CHARLOTTE, NC: They walk the halls of Washington every day. Imagine the difference in the quality of life if senators and representatives had to live by the same health care rules, retirement programs and dozens of other perks as do average Americans.
Al Gore isn’t the only con artist.
We’ve all heard the mantra “Do as I say, not as I do.” It’s a cop-out term that is particularly popular with liberals who love to tell us how to live our lives without following the same rules themselves. Recently, Alexandria Ocasio-Cortez is telling us to sell our gas engine autos and take the train, while she flys the friendly skies.
Al Gore, who has made gazillions of dollars pontificating about climate change, somehow never seems to explain how all his high-roller advocates arrive at their summits in private jets.
Remember Gore’s absurd credit program where people who used more energy than others could buy the extra power they needed in order to justify their extreme usage? It was the ultimate hypocrisy, of course, meaning if you’re rich you are more important than the dregs of society and therefore, should be entitled to all that is necessary to perpetuate your scam along with your luxurious lifestyle.
Pope Francis – the most offensive of the oxymoronic?
Of all people, Pope Francis is chief among this group of offending elites. Even though he disguises his agenda under the guise of compassion and unity for all people.
Perhaps the only major difference is in the pope’s sincerity of his goals.
“I appeal not to create walls but to build bridges” has been the focus of one of the pope’s pet policies ever since he became the supreme pontiff.
On the surface, the idea sounds great. Group hug. Peace and harmony worldwide. Break down all barriers and let people interact with tolerance and understanding.
Great concept. Great, that is until we realize that, as Raymond Ibrahim points out:
The grand irony of all this is that Pope Francis lives in the only state to be surrounded by walls—Vatican City—and most of these bastions were erected to ward off ongoing Islamic invasions.”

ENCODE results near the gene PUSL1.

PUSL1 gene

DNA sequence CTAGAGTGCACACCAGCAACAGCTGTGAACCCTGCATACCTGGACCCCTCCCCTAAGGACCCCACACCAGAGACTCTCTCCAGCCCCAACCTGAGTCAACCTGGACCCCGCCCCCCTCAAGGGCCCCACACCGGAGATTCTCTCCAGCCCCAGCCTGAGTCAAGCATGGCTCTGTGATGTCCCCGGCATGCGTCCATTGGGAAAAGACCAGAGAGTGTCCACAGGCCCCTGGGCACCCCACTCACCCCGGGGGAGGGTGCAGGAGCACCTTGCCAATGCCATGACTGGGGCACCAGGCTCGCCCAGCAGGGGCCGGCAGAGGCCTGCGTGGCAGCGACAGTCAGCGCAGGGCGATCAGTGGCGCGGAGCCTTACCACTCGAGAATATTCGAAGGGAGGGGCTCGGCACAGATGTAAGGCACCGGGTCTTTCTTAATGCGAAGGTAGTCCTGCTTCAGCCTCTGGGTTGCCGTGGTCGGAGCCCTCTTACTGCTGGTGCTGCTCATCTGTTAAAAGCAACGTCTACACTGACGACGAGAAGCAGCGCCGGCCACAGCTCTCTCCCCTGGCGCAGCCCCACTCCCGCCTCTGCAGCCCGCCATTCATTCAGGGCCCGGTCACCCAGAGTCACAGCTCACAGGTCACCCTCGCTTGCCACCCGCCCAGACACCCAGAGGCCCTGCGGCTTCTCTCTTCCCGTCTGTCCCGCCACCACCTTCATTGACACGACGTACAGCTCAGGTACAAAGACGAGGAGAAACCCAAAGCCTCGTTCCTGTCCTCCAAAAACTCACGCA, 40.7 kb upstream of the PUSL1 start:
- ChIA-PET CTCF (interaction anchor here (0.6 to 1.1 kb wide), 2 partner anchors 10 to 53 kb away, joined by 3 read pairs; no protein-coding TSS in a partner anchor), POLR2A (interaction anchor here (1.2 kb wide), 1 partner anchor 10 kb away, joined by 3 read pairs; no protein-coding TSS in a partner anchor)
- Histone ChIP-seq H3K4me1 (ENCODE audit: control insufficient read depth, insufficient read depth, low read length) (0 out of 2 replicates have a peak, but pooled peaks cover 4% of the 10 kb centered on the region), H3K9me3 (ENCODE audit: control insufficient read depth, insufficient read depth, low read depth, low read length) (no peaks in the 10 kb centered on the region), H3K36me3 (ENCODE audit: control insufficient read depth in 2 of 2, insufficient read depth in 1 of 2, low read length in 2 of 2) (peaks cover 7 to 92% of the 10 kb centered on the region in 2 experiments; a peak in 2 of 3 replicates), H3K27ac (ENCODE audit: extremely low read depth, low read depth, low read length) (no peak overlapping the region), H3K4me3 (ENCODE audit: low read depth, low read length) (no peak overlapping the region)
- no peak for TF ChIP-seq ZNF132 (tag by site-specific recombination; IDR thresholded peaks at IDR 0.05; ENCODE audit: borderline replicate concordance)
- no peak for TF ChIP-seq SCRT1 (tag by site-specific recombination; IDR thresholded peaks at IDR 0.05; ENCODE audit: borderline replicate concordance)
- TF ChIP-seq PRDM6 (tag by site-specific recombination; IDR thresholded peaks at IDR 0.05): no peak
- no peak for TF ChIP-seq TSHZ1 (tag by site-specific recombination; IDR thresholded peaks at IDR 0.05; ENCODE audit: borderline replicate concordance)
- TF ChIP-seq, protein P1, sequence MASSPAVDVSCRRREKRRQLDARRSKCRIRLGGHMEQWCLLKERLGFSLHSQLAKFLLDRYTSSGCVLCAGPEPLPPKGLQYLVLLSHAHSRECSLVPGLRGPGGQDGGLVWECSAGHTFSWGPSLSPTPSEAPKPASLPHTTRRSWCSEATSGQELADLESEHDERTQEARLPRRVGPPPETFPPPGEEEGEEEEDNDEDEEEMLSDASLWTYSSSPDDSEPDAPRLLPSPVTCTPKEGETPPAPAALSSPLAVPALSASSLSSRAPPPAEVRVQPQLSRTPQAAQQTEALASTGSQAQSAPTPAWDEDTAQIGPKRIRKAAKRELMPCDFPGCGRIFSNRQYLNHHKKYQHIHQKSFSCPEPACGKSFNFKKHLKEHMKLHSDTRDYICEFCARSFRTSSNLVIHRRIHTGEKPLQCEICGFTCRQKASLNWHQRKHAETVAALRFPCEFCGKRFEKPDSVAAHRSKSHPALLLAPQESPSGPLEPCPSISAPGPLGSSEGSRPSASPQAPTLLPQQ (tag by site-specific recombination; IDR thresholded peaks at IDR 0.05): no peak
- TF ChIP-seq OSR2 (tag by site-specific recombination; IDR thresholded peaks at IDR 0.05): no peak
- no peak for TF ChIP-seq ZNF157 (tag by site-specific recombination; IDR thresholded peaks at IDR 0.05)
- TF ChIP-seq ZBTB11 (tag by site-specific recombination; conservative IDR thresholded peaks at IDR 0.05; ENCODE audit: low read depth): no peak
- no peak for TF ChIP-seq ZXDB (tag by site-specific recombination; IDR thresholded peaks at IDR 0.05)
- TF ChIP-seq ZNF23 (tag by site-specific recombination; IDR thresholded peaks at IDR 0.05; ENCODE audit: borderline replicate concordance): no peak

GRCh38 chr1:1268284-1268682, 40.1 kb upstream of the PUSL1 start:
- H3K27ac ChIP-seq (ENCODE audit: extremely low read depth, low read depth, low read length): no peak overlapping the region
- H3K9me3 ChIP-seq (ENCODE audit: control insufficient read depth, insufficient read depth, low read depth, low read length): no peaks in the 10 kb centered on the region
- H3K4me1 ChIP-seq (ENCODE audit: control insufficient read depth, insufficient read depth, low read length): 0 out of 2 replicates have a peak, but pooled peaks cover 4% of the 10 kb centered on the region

The Vatican Walls are old, but there are no new bridges
True, today’s pope was not around when the Vatican was encircled by the massive defensive walls of the papal residence. On the other hand, the Pope has been living in Vatican City since his papal coronation. And no bridges have been built since he took residence either.
Of course, Pope Francis is referring to metaphorical “bridges and walls” but that does not diminish the fact that if “what the world needs now is love, sweet love” then living within the confines of a massive defensive barricade is hardly an endorsement for his idealistic agenda.
Recently, Pope Francis criticized the mayor of Rome about the necessity for being more welcoming to Muslim migrants.
Here again, the pope failed to remember that the walls behind which he is safe and secure were constructed more than a thousand years ago to guard against Muslim invasions.
“Rome,” Pope Francis pontificates, “city of bridges, never walls!”
Fine. But there’s a corollary which goes “The Vatican, city of walls, never bridges!”
As Raymond Ibrahim demonstrates with historical data,
“In 846, a Muslim fleet from North Africa consisting of 73 ships and 11,000 Muslims, landed in Ostia near Rome. Although they were unable to breach the preexisting walls of the Eternal City, they sacked and despoiled the surrounding countryside, including—to the consternation of Christendom—the venerated and centuries-old basilicas of St. Peter and St. Paul. The Muslim invaders desecrated the tombs of the revered apostles and stripped them of all their treasures.”
Ibrahim then tells us that Pope Leo IV responded by building numerous additional walls, including 15 bastions along the right bank of the Tiber River.
Most people understand, of course, that a river is an ideal spot for building those bridges Pope Francis is so keen about.
The mouth of the river was closed with a giant chain to protect sacred sites from further attacks. Most notably, the defensive walls are 40 feet high and 12 feet thick in some places.
True, these projects took place in the 9th century, nearly 1200 years ago. On the other hand, just in case the pope has forgotten, 90% or most of the modern terror attacks are carried out by Muslim extremists in the name of Islam. In that sense, little, if anything has changed over the centuries.
Pope Francis might do well to reconsider his efforts to build “Bridges over Troubled Waters.”
About the Author:
Bob Taylor is a veteran writer who has traveled throughout the world. Taylor was an award winning television producer/reporter/anchor before focusing on writing about international events, people and cultures around the globe.
Taylor is founder of The Magellan Travel Club (www.MagellanTravelClub.com)
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